Answer: Some varieties of penstemon naturally have red tinged stems and so what you are seeing might be the norm. If the stems and leaves were originally green and are developing a red tinge, it usually indicates exposure to cold nighttime temperatures, feeding by spider mites, or a need for fertilizer. It's a little late in the growing season to feed so wait until spring and feed with a balanced fertilizer. Check the plants for spider mites by looking for webbing where the leaves meet the stem. If you discover these pests, you can treat with an insecticide. If the red tinge is from cold damage, expect to see more of it until the weather warms in the spring.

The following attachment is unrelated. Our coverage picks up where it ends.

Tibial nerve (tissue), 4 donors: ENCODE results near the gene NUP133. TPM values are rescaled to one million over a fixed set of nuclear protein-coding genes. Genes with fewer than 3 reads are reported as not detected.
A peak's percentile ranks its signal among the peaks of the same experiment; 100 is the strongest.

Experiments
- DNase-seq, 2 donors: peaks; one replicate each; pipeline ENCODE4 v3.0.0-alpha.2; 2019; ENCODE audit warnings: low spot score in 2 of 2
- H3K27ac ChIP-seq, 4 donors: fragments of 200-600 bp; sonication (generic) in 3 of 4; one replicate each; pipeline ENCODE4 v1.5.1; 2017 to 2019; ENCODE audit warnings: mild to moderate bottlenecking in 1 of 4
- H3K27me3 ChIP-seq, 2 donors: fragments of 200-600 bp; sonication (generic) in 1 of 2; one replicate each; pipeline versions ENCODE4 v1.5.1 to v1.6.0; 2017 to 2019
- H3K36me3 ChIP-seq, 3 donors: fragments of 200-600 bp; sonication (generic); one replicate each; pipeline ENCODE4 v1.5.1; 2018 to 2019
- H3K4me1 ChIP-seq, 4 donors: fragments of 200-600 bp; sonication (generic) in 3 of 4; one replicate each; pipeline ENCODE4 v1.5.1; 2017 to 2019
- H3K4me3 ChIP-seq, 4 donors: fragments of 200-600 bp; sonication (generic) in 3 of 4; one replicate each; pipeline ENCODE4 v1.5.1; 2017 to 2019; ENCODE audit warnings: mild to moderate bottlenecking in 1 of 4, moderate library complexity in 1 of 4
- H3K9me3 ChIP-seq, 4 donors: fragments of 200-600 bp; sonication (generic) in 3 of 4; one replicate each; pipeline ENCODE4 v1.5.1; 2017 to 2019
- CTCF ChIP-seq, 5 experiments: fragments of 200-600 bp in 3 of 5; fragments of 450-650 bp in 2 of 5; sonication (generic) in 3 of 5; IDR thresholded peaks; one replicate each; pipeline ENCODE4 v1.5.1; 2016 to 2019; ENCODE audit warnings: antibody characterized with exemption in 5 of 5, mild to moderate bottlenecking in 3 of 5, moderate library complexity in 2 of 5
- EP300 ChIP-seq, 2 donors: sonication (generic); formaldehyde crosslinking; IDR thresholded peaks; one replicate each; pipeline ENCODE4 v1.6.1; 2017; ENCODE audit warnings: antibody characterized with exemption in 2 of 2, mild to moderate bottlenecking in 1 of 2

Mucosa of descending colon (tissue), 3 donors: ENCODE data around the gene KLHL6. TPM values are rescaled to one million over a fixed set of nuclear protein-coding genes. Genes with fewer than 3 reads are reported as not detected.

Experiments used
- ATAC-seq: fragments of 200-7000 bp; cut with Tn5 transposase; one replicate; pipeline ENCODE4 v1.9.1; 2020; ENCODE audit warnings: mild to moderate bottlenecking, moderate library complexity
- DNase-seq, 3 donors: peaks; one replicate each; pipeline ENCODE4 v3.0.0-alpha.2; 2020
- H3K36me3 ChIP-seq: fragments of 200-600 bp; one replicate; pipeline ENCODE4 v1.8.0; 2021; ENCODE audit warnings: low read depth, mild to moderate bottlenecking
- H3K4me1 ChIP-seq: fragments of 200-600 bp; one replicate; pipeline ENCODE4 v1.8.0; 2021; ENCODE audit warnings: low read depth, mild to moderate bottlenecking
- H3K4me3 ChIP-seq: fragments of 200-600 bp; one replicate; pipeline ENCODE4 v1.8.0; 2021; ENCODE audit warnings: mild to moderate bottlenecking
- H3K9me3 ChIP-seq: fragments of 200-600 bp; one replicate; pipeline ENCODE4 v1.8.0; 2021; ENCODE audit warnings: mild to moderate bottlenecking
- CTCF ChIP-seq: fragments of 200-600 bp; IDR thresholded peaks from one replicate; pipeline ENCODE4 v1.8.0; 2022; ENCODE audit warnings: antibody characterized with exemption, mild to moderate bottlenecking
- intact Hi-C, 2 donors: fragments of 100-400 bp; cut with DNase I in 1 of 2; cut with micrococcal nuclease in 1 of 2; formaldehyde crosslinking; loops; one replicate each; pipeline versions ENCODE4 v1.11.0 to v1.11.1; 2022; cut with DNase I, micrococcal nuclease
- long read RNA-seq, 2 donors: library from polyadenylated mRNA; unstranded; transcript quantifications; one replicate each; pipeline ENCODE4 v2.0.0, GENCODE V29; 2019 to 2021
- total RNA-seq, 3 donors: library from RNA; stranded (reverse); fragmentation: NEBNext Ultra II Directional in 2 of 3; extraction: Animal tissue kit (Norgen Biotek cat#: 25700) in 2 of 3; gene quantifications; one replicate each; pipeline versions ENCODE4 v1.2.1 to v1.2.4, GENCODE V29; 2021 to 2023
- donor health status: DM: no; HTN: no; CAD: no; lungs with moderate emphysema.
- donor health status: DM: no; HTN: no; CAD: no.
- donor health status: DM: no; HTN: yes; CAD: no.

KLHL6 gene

Best wishes with your penstemons!
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